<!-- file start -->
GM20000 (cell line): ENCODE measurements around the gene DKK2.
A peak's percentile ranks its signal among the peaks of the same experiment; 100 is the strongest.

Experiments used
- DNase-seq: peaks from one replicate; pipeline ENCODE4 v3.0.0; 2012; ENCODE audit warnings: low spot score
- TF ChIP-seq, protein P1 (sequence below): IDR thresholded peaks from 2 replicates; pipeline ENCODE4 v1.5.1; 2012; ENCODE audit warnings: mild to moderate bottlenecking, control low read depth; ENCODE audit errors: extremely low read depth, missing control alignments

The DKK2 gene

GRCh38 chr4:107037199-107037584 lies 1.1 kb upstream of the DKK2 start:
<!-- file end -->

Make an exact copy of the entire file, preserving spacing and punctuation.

GM20000 (cell line): ENCODE measurements around the gene DKK2.
A peak's percentile ranks its signal among the peaks of the same experiment; 100 is the strongest.

Experiments used
- DNase-seq: peaks from one replicate; pipeline ENCODE4 v3.0.0; 2012; ENCODE audit warnings: low spot score
- TF ChIP-seq, protein P1 (sequence below): IDR thresholded peaks from 2 replicates; pipeline ENCODE4 v1.5.1; 2012; ENCODE audit warnings: mild to moderate bottlenecking, control low read depth; ENCODE audit errors: extremely low read depth, missing control alignments

The DKK2 gene

GRCh38 chr4:107037199-107037584 lies 1.1 kb upstream of the DKK2 start: